This is the first track I made that I considered complete from beginning to end. This was before Rashad passed, it was a dedication, a way of saying, ‘Hey Rashad, this is what I do. I know who you are, we get down together and this is the sound us guys do’. The instrumental sample – ‘Weekend’ by Class Action – I’ve been using it constantly. Even Rashad used it on ‘Well Well Well’. I was at Battlegroundz one night and I heard him playing it. I looked at him and said ‘He done greased me again!’ – Rashad did a good job with it! With this track I was mad ‘cos I thought it deserved to be on vinyl but my man at Duck N Cover did me a special plate so I can still play this hard! Hopefully it can make an appearance on an upcoming album.
This is part two of the actual track that made Footwork separate itself from the constant kicks to a more open space – ‘Plat’Solo’. It used the same sample but chopped differently. My good friend DJ Clent gave me some samples ‘cos he’d already done a track in dedication to me – that’s what I do for other people as well, to motivate them. With the ‘back it up back it up, get off my back’ vocal that’s off a track he did called ‘Back It Up A Lil’ Bit’. The ‘beat up my momma smack my sister’ sample is from the same female that did the ‘another RP track’ vocal on ‘Heavy Heat’. I thought – it’s time for something different. This guy gave me a CD and said ‘you ever listened to an opera song?’ I put ‘Carmen’ in and decided to sample it. I was at the Bud Billiken Parade, same place I would debut tracks like ‘Bang’n On King Dr’. People were like ‘we know you got something new RP! What is it!’ So I’m playing this track and hundreds of people are standing around watching this kid dance. When they heard the opera sample, the second time it comes in when the all the music separates, they were like ‘Hey! That’s Opera!’ I’m like yehhhh! Job is done!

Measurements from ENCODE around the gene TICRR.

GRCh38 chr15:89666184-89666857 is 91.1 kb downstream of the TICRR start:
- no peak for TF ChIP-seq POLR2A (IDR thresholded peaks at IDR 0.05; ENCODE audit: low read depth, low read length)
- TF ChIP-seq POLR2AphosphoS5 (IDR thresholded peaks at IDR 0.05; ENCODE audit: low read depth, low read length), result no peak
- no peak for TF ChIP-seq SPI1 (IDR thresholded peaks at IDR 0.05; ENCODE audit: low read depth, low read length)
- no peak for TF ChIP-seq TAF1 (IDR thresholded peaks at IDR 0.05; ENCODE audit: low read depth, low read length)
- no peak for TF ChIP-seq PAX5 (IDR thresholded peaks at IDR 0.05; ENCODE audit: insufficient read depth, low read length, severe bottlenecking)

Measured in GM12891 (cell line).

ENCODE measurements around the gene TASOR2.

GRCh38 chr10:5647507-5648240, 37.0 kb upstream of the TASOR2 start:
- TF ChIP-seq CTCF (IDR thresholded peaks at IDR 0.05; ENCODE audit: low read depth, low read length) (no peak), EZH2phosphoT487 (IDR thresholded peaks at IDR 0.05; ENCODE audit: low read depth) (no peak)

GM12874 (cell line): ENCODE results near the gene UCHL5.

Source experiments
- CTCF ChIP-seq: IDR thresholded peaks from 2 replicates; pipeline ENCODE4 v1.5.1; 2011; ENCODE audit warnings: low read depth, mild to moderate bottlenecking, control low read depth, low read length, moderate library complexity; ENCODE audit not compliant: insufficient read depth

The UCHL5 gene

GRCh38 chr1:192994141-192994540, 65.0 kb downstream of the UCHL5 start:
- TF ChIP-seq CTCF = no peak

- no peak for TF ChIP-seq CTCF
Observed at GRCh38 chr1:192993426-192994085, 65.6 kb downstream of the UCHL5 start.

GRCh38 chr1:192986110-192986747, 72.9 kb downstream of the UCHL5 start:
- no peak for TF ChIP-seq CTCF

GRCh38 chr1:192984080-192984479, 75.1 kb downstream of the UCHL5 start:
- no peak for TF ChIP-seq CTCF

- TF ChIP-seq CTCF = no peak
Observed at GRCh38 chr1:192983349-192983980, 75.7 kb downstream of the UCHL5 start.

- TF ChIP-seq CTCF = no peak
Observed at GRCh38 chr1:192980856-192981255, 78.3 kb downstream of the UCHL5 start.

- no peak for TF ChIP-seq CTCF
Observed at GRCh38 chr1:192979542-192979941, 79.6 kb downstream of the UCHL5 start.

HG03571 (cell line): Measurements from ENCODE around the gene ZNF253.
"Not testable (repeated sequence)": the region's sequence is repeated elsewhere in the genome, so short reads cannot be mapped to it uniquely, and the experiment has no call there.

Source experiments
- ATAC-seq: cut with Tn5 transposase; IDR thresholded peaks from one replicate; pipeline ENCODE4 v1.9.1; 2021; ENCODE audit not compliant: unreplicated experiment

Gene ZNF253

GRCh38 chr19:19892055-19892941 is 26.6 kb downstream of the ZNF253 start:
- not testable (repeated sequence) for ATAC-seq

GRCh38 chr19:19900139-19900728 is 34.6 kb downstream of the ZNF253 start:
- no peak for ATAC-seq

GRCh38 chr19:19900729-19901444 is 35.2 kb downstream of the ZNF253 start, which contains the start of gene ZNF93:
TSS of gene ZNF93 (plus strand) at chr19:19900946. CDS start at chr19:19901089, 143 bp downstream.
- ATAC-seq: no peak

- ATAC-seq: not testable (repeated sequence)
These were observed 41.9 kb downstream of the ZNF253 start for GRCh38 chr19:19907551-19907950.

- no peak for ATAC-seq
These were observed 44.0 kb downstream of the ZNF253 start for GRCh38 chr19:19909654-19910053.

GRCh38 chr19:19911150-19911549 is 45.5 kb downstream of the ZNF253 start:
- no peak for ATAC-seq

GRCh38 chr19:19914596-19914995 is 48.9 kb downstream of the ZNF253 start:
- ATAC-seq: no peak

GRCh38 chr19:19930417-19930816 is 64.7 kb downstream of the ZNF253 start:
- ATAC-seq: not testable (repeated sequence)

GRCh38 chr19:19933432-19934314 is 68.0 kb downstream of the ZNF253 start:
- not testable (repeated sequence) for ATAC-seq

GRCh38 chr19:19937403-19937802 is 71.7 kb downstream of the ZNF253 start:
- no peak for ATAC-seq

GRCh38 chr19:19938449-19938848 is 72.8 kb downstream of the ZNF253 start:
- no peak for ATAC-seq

Let’s Dance Again
This was done right after ‘Legacy’ – it’s one of the newest joints. I named it this because I missed seeing people dance. The person that really got into this was Kode9. I knew how I felt about it but when he was like ‘RP I’m loving this track’, that made me feel real good, as someone was listening to what I’m really doing. I cannot hide who I am and I feel this track helped me really open up. This is about having a good time – it’s not about footworking, it’s about fuckin’ dancing! When people dance it has nothing to do with a style, it’s to do with enjoyment. It’s got a positive ring about it – I love it. It’s an ode to the House music I grew up listening to and samples a Lil Louis joint – ‘How I Feel’.